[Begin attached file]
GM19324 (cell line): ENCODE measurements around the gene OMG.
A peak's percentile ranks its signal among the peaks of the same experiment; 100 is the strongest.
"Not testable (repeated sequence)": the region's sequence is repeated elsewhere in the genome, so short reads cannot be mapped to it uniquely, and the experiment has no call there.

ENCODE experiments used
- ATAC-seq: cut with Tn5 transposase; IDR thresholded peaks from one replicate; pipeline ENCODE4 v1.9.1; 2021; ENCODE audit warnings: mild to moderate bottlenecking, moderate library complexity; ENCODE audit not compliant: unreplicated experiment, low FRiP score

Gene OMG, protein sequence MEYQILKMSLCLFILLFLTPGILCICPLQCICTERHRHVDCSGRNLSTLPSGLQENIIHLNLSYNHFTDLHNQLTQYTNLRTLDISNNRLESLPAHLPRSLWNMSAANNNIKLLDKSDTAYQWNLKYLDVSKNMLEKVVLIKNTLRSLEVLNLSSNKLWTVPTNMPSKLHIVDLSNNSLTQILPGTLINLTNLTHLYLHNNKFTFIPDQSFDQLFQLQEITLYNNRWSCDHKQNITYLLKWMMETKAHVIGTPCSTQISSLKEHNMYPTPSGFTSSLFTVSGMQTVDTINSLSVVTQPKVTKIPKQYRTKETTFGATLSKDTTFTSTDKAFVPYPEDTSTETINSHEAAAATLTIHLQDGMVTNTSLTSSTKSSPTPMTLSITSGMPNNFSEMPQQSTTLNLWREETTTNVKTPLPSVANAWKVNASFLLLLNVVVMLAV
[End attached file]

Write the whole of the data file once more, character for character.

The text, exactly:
GM19324 (cell line): ENCODE measurements around the gene OMG.
A peak's percentile ranks its signal among the peaks of the same experiment; 100 is the strongest.
"Not testable (repeated sequence)": the region's sequence is repeated elsewhere in the genome, so short reads cannot be mapped to it uniquely, and the experiment has no call there.

ENCODE experiments used
- ATAC-seq: cut with Tn5 transposase; IDR thresholded peaks from one replicate; pipeline ENCODE4 v1.9.1; 2021; ENCODE audit warnings: mild to moderate bottlenecking, moderate library complexity; ENCODE audit not compliant: unreplicated experiment, low FRiP score

Gene OMG, protein sequence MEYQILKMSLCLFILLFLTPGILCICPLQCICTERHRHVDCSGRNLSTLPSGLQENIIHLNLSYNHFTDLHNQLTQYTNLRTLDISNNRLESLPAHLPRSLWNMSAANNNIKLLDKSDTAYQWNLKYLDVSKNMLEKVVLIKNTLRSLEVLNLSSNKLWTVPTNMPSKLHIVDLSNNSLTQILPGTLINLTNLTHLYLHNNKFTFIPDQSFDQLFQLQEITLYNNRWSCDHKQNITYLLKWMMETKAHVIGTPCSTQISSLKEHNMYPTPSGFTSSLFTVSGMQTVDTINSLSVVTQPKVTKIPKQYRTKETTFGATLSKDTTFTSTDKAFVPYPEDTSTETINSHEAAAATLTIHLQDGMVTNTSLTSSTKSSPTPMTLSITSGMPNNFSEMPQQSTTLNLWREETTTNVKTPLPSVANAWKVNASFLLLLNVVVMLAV